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Frank Horvat's naturalistic pictures showed Fifties women as they really were. They also changed the future of fashion photography
WHEN Frank Horvat came to Paris to meet Henri Cartier-Bresson in 1951, the revered French photographer told the young Italian that his pictures were worthless, suggesting that he study the paintings of Poussin for tips on composition. Cartier-Bresson had other words of advice for Horvat: "You're either a simple witness, or you stage photography like Richard Avedon does. But you can't mix both styles [in the same shot]."

Fortunately, Horvat did not take what the master said to heart. It was precisely because he combined the natural style of photojournalism with the staged world of fashion photography that he is credited with pulling "haute-couture photography out of its mythical cocoon" in the late Fif- ties. In the Sixties, his work inspired photographers such as David Bailey, Terence Donovan and Helmut Newton (who remembers "being fascinated by the reality he showed").

Horvat's work was a reaction against the sophisticated, contrived styles of the likes of Cecil Beaton and Willy Maywald, which had dominated fashion photography between the wars. He tried to "show the real woman as she was" at a time when high fashion was becoming accessible to the woman in the street with the advent of ready-to-wear clothes.

Horvat dragged models out of the artificial setting of the studio into everyday surroundings which ranged from Paris working-class bars to the Paris Metro, incorporating the "real" people he found there as actors in more spontaneous compositions. It's ironic that what he calls his "star photo" was a rare exception: the shot (right) of a model surrounded by four men with binoculars was staged at Longchamp racecourse. He sometimes stripped models of their wigs and eyelashes. "Without them, they felt naked," he says. Fashion editors who were used to precisely pinning dresses for shoots were told to "get out the way and let the girl move"; models who refused to adopt natural expressions would have their heads cut off in the printing lab - a practice which earned him the nickname "the Robespierre of magazines".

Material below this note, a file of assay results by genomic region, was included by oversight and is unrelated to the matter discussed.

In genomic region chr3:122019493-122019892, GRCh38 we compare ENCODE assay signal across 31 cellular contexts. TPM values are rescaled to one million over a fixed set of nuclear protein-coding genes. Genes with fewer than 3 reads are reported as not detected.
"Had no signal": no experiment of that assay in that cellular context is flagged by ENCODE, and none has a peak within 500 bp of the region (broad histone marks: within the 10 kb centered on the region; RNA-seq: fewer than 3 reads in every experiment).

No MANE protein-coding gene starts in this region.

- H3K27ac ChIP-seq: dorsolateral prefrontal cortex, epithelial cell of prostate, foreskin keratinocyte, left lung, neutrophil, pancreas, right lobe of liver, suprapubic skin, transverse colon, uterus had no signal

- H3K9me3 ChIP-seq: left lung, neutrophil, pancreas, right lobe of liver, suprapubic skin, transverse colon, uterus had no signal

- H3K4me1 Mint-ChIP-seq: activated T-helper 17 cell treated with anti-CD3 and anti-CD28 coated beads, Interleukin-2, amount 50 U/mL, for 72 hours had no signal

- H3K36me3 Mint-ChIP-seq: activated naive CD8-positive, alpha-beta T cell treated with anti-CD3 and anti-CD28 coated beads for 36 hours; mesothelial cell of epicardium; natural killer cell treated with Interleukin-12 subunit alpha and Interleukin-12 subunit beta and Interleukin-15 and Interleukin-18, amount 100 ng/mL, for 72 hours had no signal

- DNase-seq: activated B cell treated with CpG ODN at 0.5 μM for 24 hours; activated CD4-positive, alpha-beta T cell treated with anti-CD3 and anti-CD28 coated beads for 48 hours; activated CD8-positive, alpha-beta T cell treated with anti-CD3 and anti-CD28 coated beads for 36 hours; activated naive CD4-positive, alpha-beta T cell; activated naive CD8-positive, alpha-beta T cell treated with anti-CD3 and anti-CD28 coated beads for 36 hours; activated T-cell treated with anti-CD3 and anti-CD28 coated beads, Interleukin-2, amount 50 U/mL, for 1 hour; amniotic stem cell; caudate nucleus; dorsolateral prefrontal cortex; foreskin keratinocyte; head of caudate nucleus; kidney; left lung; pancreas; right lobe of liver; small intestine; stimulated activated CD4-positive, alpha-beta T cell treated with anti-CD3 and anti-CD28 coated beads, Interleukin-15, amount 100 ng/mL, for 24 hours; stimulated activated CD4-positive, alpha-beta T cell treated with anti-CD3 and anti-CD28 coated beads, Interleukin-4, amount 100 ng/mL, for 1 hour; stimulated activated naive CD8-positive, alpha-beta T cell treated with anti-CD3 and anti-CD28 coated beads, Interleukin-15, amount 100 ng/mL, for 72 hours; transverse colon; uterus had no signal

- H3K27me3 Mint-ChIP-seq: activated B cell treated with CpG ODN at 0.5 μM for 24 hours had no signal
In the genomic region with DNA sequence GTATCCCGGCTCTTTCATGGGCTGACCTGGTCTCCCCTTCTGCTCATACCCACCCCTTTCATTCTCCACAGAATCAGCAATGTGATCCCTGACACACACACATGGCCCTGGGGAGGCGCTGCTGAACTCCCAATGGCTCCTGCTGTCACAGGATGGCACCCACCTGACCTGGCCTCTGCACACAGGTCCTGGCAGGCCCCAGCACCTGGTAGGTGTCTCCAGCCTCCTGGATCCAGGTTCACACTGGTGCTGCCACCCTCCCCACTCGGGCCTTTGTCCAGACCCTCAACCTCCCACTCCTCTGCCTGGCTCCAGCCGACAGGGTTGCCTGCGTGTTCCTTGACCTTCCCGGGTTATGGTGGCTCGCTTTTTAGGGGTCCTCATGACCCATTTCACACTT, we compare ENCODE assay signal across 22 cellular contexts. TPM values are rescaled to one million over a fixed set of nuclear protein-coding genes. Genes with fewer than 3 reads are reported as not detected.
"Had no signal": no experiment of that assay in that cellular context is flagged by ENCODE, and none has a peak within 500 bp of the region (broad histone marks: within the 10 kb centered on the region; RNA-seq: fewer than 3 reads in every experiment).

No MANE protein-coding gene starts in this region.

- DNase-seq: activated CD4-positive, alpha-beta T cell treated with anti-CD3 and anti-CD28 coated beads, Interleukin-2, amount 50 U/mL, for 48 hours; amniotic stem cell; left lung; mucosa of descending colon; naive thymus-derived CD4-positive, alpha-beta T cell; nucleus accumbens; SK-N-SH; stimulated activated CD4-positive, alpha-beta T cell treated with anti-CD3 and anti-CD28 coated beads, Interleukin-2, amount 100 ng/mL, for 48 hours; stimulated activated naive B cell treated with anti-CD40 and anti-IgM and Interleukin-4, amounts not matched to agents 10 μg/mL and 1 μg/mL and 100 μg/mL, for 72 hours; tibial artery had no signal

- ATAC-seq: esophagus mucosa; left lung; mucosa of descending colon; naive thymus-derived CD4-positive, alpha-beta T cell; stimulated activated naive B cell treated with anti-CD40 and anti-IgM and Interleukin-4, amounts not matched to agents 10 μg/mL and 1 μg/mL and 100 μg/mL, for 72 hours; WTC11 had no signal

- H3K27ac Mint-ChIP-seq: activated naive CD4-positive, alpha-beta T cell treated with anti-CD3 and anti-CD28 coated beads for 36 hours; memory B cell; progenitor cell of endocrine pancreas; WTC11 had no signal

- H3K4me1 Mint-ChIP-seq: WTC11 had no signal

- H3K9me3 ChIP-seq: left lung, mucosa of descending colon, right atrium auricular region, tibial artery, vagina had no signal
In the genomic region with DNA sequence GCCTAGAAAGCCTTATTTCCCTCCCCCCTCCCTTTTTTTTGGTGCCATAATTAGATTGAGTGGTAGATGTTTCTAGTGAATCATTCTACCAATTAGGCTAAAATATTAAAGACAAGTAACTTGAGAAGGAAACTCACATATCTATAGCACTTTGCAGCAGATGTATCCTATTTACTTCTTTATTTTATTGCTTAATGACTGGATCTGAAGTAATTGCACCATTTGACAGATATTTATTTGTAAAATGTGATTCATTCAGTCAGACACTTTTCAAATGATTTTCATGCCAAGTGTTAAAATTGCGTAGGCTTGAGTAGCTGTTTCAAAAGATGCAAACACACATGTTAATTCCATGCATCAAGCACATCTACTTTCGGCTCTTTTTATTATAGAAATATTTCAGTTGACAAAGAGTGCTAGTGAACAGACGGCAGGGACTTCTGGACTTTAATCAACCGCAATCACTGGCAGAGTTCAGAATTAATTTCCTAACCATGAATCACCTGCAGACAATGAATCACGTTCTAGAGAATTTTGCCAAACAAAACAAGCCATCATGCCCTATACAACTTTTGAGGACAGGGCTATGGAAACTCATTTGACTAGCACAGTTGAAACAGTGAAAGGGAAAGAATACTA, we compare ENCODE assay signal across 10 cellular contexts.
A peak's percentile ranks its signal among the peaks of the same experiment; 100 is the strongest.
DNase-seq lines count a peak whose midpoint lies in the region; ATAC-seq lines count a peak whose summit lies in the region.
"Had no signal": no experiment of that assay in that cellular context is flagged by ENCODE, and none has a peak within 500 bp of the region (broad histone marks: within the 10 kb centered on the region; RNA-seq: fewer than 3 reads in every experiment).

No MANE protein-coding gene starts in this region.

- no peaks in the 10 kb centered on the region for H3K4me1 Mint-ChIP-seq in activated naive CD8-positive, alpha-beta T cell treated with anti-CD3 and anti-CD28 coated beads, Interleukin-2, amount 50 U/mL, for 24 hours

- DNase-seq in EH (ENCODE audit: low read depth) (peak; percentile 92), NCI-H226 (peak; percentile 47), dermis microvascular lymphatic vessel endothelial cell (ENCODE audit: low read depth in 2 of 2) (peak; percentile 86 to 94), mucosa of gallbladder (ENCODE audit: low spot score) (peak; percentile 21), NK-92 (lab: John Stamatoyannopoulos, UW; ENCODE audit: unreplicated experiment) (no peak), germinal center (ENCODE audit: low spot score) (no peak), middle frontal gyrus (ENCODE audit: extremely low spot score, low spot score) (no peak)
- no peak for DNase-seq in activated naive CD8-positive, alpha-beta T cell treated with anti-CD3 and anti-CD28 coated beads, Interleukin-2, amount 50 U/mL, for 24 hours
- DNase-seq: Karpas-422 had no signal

Yet when he took up photography, it was not exactly with a revolutionary spirit. "It was the shortest route to obtaining all a young chap could wish for: travel, women and recognition... if you find it difficult to write or to paint well and you'd like to be an artist, pressing a button seems easy."

He bought his first camera aged 16, in 1944. Four years later, he sold his first photo - of a girlfriend sitting in a trunk - to an Italian fashion magazine. By the early Fifties, he had progressed to working as a reporter for the likes of Life, Picture Post and Paris-Match and after he had settled in Paris in 1956 he was introduced to the world of French fashion by the photographer William Klein.

In 1961, he fulfilled his dream of working for Harper's Bazaar, taking photographs in Rome of models with writers, actors and directors such as Mastroianni and Fellini. For once, though, a fashion magazine did not allow him to adopt his own style. "My style of showing the girls in a natural way was unacceptable to Harper's Bazaar," he says. "They wanted the models to be idealised, but it was the result of this conflict... that made the photos interesting." The models and artists are poised between posing and a state of utter nonchalance, leaving you wondering whether they were directed or simply caught unawares.

His work continued to be widely published and exhibited until the late Eighties. Today, though, 67-year-old Horvat feels that fashion photography has "given me up. It now revolves around the stardom of the models. What I enjoyed was being the star myself." It is easy to see him as a forgotten figure: he now lives between Paris and Provence, and is working on computer- generated images with the aim of "representing daydreams". But his original spirit of realism can still be felt in fashion photography everywhere.

! Frank Horvat's exhibition, 'Please Don't Smile' will be on show at Hamiltons Gallery, 13 Carlos Place, London W1 until 12 October.